17 July Lower Sabie
The day started with a stop at Sunset Dam. Aunt was trying to Skype me and I managed to get through to her. how amazing that I was able to chat to her in Australia and show her the dam on Skype!
After spending 20 minutes there we followed the tar road and soon spotted vultures flying and landing in the trees at the side of the road where a small group of cars were stopped and looking towards the river. We realised that they were looking at a hippo kill and a male lion was guarding it. As the cars moved off we were able to get into a better position and get a reasonable photograph. It was great though to see a variety of different vultures. the smell was pretty awful so we didn’t stay long. we gave up our position to a young family who came toward us.
Earl got some lovely shots.
At an omrit to the river I spotted a beautiful bird which turned out to be a little bee-eater although I was hoping for a bush shrike.
We stopped at Nkulhu for breakfast and had boerwors rolls and coffee.
The monkeys and baboons were misbehaving and we saw monkey take a packet of marshmallows from a family wanting them for their hot chocolate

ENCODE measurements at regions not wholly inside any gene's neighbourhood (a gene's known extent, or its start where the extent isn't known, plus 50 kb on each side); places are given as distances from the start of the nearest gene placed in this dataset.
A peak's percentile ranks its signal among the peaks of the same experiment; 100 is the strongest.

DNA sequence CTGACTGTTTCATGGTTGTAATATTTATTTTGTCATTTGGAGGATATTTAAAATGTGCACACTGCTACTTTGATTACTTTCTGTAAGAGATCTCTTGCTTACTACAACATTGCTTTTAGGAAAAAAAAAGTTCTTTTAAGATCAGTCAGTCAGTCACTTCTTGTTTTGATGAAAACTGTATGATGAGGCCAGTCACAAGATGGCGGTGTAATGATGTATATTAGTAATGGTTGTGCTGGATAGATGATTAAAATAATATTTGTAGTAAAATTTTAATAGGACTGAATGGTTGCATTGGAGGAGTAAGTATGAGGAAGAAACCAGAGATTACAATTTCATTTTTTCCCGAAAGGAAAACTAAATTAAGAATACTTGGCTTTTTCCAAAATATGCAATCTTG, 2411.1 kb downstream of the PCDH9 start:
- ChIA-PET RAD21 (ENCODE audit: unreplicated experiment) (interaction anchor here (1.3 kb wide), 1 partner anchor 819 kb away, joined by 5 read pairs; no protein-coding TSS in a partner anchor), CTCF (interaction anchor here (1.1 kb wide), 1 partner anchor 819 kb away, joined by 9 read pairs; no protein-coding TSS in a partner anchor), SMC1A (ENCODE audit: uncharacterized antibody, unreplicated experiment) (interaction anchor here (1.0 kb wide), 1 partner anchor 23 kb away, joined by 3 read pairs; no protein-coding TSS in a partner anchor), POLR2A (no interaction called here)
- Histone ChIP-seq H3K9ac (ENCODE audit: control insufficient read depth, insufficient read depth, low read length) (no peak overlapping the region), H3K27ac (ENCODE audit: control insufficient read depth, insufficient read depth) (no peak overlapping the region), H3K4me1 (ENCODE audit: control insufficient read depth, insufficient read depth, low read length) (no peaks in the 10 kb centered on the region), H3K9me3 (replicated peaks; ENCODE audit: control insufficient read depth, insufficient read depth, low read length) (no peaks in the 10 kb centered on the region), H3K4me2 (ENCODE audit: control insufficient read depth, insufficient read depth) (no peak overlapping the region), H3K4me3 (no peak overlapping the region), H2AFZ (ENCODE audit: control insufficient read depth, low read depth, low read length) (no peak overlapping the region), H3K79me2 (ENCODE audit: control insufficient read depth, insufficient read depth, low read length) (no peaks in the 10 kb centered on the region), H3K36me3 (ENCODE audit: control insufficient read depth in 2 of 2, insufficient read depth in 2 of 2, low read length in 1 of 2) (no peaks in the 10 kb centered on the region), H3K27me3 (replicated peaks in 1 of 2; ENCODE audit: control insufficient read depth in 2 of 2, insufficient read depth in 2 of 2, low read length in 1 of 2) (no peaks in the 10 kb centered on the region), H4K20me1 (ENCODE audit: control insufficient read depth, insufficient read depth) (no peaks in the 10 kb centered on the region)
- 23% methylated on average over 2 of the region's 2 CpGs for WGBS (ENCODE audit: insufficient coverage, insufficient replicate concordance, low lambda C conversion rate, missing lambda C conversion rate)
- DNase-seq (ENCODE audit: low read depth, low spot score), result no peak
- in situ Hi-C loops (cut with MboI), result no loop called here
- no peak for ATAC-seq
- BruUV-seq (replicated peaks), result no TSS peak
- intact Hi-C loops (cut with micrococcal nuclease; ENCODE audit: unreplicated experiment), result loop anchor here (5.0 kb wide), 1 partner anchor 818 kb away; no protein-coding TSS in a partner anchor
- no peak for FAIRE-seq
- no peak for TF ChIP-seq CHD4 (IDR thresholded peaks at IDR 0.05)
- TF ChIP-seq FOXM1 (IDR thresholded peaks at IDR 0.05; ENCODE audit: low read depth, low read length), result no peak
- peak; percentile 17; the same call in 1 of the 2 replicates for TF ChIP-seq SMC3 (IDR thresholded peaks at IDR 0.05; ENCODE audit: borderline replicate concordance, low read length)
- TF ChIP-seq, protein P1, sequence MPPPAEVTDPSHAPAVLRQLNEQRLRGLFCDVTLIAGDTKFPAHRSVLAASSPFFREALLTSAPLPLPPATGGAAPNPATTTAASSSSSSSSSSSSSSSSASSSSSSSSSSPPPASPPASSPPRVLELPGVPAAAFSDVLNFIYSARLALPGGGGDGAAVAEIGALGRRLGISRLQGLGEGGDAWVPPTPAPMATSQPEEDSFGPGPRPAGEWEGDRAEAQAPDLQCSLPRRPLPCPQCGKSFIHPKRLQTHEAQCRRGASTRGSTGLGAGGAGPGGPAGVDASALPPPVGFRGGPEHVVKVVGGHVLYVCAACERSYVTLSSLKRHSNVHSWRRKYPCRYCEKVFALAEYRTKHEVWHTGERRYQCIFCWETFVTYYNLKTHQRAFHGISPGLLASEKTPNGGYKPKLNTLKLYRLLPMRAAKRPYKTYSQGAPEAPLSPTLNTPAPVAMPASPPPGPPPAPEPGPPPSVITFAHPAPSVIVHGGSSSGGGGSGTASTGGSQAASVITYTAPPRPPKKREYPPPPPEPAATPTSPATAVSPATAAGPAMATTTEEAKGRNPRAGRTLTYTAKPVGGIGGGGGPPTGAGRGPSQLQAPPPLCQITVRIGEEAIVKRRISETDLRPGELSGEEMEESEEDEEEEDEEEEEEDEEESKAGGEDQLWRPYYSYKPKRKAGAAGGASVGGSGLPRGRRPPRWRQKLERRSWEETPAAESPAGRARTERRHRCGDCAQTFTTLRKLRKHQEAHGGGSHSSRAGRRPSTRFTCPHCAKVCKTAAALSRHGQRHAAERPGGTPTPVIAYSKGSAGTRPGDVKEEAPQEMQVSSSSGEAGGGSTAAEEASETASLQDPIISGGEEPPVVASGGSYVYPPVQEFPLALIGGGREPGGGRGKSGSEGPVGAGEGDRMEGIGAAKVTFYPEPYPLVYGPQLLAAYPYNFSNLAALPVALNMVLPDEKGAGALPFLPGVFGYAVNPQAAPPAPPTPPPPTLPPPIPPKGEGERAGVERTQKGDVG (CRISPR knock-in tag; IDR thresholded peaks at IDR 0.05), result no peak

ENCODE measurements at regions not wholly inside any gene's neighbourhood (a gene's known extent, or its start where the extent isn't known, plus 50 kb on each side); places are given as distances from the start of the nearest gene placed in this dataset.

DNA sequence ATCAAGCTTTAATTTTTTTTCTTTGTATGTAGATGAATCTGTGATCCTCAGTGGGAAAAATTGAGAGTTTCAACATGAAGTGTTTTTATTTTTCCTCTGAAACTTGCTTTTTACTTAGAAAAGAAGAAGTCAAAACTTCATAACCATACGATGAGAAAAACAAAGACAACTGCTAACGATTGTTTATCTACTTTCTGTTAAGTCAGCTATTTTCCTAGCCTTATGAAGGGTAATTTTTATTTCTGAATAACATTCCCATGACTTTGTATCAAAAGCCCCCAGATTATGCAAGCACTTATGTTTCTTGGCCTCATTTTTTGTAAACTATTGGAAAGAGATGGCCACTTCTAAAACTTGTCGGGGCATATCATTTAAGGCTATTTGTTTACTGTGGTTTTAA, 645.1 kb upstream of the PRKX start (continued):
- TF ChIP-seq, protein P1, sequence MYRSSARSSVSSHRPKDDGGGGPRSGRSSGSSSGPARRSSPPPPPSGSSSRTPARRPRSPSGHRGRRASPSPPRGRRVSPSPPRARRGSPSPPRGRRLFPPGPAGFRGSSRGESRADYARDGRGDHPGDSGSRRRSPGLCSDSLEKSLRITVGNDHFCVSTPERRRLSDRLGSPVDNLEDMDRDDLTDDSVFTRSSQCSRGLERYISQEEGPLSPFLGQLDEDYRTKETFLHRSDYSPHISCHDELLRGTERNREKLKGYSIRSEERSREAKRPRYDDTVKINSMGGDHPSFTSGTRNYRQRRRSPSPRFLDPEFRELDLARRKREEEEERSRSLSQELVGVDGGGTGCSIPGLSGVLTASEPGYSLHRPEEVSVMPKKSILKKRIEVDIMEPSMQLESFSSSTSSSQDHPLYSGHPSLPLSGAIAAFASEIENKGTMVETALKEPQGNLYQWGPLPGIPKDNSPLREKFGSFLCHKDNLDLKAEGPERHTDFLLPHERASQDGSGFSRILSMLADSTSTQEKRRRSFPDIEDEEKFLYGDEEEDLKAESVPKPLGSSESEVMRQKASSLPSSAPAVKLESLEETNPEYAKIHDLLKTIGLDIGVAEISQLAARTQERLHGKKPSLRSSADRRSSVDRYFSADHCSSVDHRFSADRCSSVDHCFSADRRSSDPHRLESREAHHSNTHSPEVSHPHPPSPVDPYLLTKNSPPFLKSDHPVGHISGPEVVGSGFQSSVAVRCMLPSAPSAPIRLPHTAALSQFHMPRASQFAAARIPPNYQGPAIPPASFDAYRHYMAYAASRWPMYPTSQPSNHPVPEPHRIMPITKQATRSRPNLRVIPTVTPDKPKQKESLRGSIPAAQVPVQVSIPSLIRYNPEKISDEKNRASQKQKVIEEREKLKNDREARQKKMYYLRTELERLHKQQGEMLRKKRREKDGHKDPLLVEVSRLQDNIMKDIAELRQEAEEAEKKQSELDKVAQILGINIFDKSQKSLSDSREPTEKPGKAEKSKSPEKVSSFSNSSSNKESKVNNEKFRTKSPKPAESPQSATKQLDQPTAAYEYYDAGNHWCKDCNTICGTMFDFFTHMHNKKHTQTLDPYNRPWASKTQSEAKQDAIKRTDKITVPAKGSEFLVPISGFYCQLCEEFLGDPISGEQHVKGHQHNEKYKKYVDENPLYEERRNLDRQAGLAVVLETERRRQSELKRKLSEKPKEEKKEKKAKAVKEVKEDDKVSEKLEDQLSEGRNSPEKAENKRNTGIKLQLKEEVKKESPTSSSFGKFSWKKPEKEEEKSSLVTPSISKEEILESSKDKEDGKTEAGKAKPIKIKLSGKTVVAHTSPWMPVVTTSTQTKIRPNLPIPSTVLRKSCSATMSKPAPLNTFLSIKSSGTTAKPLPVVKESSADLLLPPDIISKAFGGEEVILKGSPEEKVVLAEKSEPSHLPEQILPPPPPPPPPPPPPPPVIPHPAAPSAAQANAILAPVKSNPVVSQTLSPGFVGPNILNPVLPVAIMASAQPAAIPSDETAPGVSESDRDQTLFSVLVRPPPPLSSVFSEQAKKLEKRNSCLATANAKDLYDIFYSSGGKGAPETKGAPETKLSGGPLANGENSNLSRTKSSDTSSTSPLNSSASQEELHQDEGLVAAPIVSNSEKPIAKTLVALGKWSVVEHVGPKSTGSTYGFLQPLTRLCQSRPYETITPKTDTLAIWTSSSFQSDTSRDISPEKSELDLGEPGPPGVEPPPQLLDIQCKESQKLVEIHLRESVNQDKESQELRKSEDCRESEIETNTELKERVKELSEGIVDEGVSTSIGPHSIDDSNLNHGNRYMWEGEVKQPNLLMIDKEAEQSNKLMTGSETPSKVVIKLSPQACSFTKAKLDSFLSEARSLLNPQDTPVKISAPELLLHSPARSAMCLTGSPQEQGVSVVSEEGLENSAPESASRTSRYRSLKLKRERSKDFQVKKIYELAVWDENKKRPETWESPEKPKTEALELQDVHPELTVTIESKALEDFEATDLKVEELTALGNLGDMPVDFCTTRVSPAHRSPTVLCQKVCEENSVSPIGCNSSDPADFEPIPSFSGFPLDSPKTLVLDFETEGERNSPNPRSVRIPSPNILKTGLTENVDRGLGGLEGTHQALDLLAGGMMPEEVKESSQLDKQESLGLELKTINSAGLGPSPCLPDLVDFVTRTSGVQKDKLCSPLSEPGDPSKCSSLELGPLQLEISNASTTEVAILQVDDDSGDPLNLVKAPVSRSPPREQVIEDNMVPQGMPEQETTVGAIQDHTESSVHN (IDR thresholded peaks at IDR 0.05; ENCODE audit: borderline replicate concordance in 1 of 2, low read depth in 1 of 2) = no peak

Baboons also cheekily raided the table of an older family group and scared one of the women half to death.
As it was our last full day in the park we decided to take the long route via Skukuza in the hope of finding a leopard.
We found many interesting birds and creatures but there were also long stretches of nothing. On the H4-1 it was great to find a male bush buck.
A single rhino lay asleep under a tree next to Renoster Pan.
On the N’watimhin Road just before it joins the S79 there is an afrit to a small puddle of a dam. But what a lot there was happening there. we found wooly necked storks, a hamerkop or two, a jacana, grey heron and a brown hooded kingfisher actively hunting for food. A big male baboon sat at the edge of the pond with his back to us.
After enjoying watching frogs and fish being caught by the storks and heron we were about to start the car and head off. But I called, “Elephant” and a single bull lumbered upon the scene. We thought he would take a drink from the end where he’d appeared but he circled round the edge chasing off the smaller creatures in his way. He came straight for us and proceeded to frittle about in a muddy patch. It was fascinating watching this giant give himself a muddy beauty treatment. First he picked up a piece of litter with his trunk but finding it useless blew it away. Then he sprayed himself with gooey mud; eyes included. This ritual took about 20 minutes before he stared straight at us, waved his trunk and lumbered off into the bush. This interlude was one of the best experiences I have ever had in Kruger.
We were quite breathless after this little escapade and reluctantly left the scene and made our way slowly back to camp. On the way we saw a few more interesting things.
Just before reaching home we were alerted to lions across the river – quite far away but nice to see.
And that Folks is the end of our tale. We left the following morning and made our way back to Cape Town stopping over in Bloemfontein and getting to Cape Town at 5 on Saturday evening. It was an amazing trip!